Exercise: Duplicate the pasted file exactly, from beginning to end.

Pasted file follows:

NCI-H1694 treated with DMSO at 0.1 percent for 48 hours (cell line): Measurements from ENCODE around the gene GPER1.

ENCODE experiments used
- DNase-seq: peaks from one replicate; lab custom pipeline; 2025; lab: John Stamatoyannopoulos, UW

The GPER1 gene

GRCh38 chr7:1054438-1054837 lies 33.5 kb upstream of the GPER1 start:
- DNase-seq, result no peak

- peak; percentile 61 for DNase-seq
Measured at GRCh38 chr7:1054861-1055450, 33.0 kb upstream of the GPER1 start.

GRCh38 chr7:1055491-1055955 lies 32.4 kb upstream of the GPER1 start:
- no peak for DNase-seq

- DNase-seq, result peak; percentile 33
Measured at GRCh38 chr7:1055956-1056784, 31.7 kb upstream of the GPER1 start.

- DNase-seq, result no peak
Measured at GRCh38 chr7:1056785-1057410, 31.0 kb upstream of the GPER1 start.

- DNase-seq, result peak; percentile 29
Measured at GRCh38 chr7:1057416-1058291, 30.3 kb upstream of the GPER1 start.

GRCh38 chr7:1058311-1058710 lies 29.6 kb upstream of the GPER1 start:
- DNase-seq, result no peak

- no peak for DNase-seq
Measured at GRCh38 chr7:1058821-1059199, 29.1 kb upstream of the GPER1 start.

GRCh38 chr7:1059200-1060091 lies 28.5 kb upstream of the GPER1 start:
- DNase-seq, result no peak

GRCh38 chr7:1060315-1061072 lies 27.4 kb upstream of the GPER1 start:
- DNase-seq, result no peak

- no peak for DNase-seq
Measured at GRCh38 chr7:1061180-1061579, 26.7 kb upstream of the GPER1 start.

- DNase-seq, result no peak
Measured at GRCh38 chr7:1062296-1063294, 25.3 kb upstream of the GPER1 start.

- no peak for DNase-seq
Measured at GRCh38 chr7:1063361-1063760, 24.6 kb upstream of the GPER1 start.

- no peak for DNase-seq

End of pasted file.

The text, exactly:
NCI-H1694 treated with DMSO at 0.1 percent for 48 hours (cell line): Measurements from ENCODE around the gene GPER1.

ENCODE experiments used
- DNase-seq: peaks from one replicate; lab custom pipeline; 2025; lab: John Stamatoyannopoulos, UW

The GPER1 gene

GRCh38 chr7:1054438-1054837 lies 33.5 kb upstream of the GPER1 start:
- DNase-seq, result no peak

- peak; percentile 61 for DNase-seq
Measured at GRCh38 chr7:1054861-1055450, 33.0 kb upstream of the GPER1 start.

GRCh38 chr7:1055491-1055955 lies 32.4 kb upstream of the GPER1 start:
- no peak for DNase-seq

- DNase-seq, result peak; percentile 33
Measured at GRCh38 chr7:1055956-1056784, 31.7 kb upstream of the GPER1 start.

- DNase-seq, result no peak
Measured at GRCh38 chr7:1056785-1057410, 31.0 kb upstream of the GPER1 start.

- DNase-seq, result peak; percentile 29
Measured at GRCh38 chr7:1057416-1058291, 30.3 kb upstream of the GPER1 start.

GRCh38 chr7:1058311-1058710 lies 29.6 kb upstream of the GPER1 start:
- DNase-seq, result no peak

- no peak for DNase-seq
Measured at GRCh38 chr7:1058821-1059199, 29.1 kb upstream of the GPER1 start.

GRCh38 chr7:1059200-1060091 lies 28.5 kb upstream of the GPER1 start:
- DNase-seq, result no peak

GRCh38 chr7:1060315-1061072 lies 27.4 kb upstream of the GPER1 start:
- DNase-seq, result no peak

- no peak for DNase-seq
Measured at GRCh38 chr7:1061180-1061579, 26.7 kb upstream of the GPER1 start.

- DNase-seq, result no peak
Measured at GRCh38 chr7:1062296-1063294, 25.3 kb upstream of the GPER1 start.

- no peak for DNase-seq
Measured at GRCh38 chr7:1063361-1063760, 24.6 kb upstream of the GPER1 start.

- no peak for DNase-seq